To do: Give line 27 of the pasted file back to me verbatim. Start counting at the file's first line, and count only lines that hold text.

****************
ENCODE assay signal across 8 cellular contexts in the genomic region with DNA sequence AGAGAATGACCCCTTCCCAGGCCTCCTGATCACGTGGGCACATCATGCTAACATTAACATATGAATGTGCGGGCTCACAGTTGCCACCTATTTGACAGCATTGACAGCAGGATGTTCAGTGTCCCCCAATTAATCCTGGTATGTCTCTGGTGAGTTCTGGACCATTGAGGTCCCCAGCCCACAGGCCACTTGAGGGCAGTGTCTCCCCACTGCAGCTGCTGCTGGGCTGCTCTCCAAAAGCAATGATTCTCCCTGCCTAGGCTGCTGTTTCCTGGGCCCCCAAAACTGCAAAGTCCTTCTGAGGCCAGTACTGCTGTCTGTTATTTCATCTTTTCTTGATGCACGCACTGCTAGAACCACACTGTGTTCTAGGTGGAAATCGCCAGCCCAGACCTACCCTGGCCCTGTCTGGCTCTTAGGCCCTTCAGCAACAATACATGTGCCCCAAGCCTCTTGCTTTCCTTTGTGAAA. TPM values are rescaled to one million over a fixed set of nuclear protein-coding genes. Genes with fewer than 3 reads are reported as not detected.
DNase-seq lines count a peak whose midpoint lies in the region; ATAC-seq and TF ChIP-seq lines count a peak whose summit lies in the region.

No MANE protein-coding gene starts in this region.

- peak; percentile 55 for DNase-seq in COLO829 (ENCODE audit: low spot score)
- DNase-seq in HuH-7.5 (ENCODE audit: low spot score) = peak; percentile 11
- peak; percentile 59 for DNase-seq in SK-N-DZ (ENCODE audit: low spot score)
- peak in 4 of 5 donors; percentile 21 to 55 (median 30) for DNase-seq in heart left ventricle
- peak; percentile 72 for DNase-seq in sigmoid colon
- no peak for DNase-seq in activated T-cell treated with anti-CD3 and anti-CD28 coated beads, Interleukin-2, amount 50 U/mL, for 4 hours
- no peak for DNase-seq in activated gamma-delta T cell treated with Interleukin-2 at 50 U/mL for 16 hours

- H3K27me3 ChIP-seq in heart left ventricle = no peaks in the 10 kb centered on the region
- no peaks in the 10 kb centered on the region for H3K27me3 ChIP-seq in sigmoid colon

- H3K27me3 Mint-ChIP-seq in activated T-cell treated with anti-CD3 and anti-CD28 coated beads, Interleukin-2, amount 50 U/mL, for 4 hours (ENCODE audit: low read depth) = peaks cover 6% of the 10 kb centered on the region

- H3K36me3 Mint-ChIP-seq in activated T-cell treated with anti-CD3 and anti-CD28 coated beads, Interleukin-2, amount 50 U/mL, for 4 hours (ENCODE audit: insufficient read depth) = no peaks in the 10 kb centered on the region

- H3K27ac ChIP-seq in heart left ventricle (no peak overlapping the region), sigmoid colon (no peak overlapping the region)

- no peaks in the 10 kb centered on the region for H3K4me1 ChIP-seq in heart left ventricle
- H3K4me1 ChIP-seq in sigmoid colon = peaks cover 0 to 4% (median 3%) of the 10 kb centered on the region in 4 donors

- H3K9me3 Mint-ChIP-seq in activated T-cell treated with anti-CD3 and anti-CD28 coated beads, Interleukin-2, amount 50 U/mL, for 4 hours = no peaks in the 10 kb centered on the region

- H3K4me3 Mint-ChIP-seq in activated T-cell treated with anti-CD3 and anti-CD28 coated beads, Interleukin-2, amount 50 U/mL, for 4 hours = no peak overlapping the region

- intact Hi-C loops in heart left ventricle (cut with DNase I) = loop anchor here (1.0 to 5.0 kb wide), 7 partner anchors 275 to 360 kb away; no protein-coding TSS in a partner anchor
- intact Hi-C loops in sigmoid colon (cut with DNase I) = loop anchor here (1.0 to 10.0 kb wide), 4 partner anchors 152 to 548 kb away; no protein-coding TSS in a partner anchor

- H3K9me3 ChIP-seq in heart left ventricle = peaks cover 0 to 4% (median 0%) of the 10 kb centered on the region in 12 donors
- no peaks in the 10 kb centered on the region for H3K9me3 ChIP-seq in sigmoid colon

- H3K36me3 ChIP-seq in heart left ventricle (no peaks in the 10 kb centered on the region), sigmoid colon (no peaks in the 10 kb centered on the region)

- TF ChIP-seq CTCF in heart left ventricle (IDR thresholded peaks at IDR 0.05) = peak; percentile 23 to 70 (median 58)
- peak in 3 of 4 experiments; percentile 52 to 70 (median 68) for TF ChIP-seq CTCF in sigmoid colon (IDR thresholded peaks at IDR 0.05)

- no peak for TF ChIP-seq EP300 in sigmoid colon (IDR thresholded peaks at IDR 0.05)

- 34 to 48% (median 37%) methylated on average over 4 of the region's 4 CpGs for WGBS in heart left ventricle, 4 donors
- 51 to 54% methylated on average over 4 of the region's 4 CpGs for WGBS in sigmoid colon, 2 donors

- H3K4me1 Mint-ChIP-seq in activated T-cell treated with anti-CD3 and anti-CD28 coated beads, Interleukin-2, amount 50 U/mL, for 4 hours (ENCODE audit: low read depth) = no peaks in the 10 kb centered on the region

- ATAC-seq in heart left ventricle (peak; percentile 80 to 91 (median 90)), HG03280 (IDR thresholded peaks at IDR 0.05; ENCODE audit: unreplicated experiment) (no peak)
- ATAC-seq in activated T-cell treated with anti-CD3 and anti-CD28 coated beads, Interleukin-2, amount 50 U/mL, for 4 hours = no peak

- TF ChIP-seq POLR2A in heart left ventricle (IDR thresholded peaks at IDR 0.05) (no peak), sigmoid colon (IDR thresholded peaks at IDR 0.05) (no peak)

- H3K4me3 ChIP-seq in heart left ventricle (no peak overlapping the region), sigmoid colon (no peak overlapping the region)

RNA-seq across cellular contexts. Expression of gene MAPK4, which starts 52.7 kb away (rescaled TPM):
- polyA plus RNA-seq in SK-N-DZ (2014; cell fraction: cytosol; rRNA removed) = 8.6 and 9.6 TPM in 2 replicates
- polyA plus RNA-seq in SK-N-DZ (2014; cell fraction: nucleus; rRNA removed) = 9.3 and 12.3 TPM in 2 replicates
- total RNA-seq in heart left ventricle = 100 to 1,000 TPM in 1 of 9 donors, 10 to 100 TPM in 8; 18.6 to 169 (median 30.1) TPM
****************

- no peak for TF ChIP-seq EP300 in sigmoid colon (IDR thresholded peaks at IDR 0.05)